“I think it’s very important to have a goal in mind, something to work towards, even if it seems very complex, or even impossible to achieve. And then, start with the easiest step towards that goal. By starting the process, you will find your way, but keep the focus on the big goal you want to achieve.

Applications like this need to start small and grow organically. With each step you will learn more about what is possible and what you need. You will also discover new possibilities and start getting more colleagues enthusiastic. It has a snowball effect, by parametrizing part of the design, and then keep adding small bits and pieces, you get closer sooner than you might have expected.”

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Have a plan but allow yourself to deviate from it.

“Again, I had a different idea about what was possible with parametric design at the start of the project. But that happens with new applications as well. I am working on a new and different tool, starting completely from scratch. Contrary to Wilma, where we had no detailed plan, in this case it was very clear what the desired functionality was and which steps had to be taken. But as soon as we started, we had to change it. And even now, towards the end, we are still changing requirements. It is just part of the process.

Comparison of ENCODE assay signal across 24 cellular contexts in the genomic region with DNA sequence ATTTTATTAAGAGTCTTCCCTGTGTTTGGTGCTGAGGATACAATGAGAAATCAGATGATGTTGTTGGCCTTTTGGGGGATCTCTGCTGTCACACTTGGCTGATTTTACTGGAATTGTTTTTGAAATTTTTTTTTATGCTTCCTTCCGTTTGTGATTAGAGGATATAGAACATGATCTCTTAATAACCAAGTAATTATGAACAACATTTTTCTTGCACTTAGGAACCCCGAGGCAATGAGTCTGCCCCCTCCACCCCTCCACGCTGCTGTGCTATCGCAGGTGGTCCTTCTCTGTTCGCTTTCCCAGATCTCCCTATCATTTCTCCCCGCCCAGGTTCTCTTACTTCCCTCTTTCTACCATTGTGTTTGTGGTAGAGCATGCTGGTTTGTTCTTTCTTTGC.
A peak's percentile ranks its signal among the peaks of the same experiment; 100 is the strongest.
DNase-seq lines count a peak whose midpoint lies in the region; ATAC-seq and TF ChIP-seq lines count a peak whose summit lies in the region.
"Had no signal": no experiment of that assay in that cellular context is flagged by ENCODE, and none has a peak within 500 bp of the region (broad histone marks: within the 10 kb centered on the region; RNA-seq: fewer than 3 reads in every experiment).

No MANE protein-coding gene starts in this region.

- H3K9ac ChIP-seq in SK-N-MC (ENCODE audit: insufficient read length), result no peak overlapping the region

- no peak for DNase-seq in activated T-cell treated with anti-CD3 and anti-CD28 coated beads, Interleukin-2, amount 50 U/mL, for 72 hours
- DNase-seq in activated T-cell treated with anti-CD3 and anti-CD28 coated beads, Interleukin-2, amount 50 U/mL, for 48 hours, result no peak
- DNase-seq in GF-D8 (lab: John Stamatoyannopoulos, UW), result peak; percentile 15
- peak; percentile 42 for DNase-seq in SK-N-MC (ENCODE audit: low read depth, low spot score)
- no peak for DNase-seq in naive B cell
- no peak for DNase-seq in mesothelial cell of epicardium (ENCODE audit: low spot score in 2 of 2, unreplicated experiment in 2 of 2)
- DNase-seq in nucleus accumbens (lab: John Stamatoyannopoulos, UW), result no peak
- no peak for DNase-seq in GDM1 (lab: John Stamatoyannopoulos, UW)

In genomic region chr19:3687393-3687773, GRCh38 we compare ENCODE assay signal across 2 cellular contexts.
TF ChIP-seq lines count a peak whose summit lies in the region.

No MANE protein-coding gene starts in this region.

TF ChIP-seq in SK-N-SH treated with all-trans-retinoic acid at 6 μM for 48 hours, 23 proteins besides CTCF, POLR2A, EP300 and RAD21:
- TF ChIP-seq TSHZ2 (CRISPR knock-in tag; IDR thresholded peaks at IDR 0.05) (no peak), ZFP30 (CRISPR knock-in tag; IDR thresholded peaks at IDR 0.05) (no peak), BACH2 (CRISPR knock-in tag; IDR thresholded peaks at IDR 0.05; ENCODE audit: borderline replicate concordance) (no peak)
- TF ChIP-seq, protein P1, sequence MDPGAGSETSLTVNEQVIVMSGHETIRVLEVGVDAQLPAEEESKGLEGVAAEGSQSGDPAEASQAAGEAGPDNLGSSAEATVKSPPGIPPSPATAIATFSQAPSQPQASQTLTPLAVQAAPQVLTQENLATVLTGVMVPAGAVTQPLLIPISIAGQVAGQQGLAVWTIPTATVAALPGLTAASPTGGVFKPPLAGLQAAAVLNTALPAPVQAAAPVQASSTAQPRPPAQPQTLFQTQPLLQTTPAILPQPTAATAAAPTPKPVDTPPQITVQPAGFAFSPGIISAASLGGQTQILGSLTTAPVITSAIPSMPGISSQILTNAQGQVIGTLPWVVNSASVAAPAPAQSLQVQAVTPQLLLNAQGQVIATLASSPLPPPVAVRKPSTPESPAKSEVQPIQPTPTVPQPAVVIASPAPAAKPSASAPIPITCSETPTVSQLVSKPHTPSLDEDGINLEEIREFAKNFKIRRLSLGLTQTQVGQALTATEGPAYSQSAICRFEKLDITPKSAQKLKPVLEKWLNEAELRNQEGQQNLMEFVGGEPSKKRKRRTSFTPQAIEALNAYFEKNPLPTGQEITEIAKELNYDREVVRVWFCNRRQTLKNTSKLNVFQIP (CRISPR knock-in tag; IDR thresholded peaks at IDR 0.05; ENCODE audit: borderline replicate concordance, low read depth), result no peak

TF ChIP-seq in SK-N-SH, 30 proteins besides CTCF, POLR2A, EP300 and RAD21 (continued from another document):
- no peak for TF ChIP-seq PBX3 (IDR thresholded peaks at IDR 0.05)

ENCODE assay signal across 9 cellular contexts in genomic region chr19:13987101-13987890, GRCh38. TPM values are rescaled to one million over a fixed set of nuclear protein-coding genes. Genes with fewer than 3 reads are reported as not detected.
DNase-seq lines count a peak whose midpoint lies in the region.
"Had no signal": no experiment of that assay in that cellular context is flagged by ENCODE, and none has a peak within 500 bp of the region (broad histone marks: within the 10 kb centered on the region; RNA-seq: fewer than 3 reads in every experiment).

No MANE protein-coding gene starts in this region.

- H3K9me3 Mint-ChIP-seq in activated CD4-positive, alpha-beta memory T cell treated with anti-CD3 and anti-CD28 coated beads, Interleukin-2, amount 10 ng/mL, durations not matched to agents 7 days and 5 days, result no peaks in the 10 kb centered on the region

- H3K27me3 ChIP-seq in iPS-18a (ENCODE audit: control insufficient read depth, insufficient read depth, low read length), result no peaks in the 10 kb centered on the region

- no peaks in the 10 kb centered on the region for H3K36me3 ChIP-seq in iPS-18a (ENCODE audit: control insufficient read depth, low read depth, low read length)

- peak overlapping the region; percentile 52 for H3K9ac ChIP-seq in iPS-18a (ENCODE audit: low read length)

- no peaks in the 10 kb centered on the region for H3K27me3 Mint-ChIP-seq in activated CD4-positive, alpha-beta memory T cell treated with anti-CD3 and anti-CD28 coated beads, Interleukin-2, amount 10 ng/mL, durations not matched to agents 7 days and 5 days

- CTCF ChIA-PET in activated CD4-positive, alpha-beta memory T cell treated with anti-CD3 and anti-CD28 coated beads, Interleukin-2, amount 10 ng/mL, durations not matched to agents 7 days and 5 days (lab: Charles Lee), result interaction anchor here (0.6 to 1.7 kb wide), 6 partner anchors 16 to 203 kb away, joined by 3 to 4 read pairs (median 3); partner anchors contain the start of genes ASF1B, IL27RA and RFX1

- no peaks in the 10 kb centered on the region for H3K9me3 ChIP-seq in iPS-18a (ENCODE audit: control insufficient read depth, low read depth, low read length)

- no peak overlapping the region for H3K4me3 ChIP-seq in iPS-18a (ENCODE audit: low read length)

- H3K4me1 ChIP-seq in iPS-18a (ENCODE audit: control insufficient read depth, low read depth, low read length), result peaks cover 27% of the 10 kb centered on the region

You need a goal to get you in the right direction, but in the end, you need to keep evaluating if taking the next step is worth the effort. You can spend a lot of time talking, in very abstract terms, about how to reduce the effort you are spending on a task by a few percent. But if that task is only 5% of your work, that doesn't help you much. However, if each step can save 1% on 90% of your work, then you are talking big numbers.”

Know your process, through and through.

“Another important lesson that I took from Wilma to this new project is that you really have to know your process, every step and detail of it. You have to know it so well that it becomes boring to you. Transferring a process to an application is very different from instructing a colleague. You can’t tell the computer: just figure out the details yourself. Even if you can always change the protocol later in the process, you don't want to be tweaking your protocol at the same time you are building your tool. That will only make it take much more time and energy than needed. Thinking in standardization is an important part of creating a parametric design tool

Trust the skills of the developers, but also your own.